Dzimbanhete Statement:

When we settled here, at the Nharira Hills in Zimbabwe, with the blessing and permission of the Spiritual Custodian of the Nharira Hills Sekuru Botemupote Mushore, we quickly declared our intentions to honor and protect this space and with those sincere wishes we were welcomed by Sekuru.

Encountering this place and its natural features, as well as the sacred essence which imbues everything here, from the earth, to the mountains, to the trees, to the stones, to the people, it was clear to us that we cannot simply use this land for our private residence. Instead, we were determined to open it up to all arts and cultural practitioners – hence our idea of a cultural village. We wanted to create an authentic culture hub, and while this would take us some time, we were and are still determined never to give up.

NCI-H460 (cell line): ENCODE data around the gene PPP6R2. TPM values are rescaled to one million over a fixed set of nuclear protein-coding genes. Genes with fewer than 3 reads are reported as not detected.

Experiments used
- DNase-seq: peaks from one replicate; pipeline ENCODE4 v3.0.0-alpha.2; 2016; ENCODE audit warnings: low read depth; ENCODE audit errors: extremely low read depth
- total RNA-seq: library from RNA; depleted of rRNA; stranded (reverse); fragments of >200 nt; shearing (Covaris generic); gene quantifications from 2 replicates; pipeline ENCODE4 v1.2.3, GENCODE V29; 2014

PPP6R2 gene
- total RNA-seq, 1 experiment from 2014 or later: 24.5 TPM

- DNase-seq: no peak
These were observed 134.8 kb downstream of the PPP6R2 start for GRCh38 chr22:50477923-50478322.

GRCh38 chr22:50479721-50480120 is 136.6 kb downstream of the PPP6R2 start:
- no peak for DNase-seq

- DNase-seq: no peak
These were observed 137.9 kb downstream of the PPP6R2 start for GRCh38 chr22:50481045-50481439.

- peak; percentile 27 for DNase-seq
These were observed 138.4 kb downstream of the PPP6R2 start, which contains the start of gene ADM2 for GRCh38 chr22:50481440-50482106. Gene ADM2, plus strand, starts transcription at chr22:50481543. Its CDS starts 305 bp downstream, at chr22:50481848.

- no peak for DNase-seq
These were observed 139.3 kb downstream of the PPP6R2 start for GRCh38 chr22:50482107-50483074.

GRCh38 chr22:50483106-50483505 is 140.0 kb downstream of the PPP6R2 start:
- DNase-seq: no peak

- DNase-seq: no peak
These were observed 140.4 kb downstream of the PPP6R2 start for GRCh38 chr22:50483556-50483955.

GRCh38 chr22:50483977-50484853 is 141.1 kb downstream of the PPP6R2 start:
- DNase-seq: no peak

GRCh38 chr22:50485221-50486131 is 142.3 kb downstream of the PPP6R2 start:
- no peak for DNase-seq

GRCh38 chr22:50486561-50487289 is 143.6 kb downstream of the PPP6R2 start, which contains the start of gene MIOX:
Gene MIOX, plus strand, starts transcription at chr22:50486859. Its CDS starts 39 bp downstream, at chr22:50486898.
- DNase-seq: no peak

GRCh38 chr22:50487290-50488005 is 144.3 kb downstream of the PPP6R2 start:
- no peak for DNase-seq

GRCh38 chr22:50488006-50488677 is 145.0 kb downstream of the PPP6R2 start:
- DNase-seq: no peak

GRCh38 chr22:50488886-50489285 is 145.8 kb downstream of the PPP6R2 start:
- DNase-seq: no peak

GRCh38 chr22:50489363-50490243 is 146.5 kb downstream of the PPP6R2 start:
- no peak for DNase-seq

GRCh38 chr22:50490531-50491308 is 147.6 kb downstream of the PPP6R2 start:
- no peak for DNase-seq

Over the past few years, despite the hardships in our country, we have worked and collaborated with many practitioners – we have organized exhibitions, workshops,
residency programs, festivals, and outreach programs among others. Some of these projects afforded us learning experiences on which we have continued to build on, while others blossomed immediately with great success, rendering us a permanent space as a model for arts and culture hubs internationally. As a result of our work we have attracted the attention of many people in our country, the region, the Afrikan continent, Asia, Europe, the Americas, and the Caribbean; it is with these proud roots of lived experience and effort that we are now prepared to enter the New Zimbabwe. 

Read the Statement and sign the petition here

The Hut - Zdimbanhete

on the left on August 2018

on the right on December 2018